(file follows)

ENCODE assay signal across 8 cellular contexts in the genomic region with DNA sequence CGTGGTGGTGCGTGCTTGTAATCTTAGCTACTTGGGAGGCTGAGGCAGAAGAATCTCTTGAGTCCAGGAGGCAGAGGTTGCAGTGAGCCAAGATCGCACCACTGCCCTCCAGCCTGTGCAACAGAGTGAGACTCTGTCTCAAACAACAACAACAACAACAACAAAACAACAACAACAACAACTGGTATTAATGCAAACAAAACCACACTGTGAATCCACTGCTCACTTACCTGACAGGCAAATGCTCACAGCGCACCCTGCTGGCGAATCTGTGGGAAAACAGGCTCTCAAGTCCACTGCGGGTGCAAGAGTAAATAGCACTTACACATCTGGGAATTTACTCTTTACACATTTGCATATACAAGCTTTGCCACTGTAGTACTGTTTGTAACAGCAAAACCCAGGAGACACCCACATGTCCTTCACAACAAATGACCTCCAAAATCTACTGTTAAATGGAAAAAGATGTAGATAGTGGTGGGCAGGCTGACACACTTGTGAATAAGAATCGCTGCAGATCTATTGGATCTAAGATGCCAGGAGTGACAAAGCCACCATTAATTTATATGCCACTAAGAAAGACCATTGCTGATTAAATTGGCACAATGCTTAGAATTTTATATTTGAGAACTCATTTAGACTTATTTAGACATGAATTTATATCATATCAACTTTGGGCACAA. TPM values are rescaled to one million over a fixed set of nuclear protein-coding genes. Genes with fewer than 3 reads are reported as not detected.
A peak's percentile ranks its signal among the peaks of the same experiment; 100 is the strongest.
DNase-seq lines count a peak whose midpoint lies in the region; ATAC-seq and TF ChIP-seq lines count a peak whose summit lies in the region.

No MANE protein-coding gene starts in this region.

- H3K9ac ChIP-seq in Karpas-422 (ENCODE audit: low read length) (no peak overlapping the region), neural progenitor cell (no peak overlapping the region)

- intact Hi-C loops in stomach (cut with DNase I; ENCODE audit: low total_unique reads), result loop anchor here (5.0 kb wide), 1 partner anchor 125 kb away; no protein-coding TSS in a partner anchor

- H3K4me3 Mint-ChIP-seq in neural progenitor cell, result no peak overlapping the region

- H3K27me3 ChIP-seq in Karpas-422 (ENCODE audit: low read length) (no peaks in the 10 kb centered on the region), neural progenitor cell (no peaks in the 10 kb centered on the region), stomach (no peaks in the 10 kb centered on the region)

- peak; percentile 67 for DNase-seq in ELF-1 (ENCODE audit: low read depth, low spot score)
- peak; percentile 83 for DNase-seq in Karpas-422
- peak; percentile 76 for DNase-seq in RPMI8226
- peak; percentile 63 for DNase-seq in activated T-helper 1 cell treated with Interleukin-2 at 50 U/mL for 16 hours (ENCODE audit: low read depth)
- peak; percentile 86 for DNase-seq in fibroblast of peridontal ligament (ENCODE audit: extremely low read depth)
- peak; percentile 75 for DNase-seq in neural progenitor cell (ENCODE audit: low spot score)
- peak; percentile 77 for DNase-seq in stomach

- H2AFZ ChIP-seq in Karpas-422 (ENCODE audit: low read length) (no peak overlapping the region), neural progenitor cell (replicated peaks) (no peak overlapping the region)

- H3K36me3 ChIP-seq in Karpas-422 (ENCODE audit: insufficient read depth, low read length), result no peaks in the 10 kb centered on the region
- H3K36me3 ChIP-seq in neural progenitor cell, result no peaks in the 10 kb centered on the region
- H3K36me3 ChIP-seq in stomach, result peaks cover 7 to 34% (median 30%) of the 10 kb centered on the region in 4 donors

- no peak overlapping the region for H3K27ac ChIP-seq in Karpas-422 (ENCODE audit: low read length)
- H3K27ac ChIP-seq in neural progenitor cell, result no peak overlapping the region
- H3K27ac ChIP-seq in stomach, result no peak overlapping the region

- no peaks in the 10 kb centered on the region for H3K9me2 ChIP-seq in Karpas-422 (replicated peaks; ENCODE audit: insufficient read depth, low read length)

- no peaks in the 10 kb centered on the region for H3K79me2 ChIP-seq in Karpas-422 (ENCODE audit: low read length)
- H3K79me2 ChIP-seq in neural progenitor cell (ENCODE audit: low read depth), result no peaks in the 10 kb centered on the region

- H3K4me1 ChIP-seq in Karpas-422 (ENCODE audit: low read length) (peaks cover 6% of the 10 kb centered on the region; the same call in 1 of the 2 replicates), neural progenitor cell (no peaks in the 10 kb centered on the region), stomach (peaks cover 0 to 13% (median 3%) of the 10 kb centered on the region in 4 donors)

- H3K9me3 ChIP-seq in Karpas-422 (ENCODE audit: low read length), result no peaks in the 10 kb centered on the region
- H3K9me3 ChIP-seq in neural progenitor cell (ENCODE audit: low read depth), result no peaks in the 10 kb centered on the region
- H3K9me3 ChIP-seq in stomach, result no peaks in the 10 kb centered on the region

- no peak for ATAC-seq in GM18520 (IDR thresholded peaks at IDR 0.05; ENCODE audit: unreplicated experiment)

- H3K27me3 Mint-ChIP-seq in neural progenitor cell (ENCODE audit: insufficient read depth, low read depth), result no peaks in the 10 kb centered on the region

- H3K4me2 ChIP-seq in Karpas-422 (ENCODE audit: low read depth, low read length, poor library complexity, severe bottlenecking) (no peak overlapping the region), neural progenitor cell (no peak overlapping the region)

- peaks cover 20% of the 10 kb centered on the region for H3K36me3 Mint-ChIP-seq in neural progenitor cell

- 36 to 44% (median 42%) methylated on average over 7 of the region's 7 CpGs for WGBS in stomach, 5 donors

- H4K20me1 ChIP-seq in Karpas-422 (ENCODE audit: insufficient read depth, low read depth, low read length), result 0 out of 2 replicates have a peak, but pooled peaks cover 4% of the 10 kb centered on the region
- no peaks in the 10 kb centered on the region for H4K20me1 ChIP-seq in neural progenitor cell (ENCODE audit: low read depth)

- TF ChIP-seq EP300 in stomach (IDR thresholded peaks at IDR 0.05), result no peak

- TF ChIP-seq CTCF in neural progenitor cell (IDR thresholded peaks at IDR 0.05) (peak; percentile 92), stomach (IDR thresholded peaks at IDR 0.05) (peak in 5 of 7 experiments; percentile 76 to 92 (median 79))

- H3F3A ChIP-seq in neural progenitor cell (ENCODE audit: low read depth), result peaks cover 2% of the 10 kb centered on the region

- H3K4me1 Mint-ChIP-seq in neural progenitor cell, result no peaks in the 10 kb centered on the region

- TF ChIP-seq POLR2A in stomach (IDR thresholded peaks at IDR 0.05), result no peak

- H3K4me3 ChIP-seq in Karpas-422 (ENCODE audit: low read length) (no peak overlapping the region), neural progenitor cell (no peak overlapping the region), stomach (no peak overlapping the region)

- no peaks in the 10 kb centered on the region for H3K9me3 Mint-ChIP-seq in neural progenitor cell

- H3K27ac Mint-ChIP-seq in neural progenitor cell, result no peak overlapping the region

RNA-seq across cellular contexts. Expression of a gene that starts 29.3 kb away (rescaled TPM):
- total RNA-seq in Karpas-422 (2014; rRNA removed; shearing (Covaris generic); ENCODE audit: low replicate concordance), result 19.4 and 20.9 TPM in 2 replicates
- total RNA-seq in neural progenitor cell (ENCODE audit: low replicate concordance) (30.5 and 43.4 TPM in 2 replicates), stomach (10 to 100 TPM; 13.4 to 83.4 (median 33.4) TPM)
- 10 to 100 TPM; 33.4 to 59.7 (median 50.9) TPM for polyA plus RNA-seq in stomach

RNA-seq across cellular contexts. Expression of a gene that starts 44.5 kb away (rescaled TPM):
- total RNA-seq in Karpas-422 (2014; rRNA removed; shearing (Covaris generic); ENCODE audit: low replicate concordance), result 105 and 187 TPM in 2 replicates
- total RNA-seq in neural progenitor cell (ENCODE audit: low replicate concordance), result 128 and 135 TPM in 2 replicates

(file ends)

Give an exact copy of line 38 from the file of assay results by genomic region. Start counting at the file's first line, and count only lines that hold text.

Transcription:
- TF ChIP-seq CTCF in neural progenitor cell (IDR thresholded peaks at IDR 0.05) (peak; percentile 92), stomach (IDR thresholded peaks at IDR 0.05) (peak in 5 of 7 experiments; percentile 76 to 92 (median 79))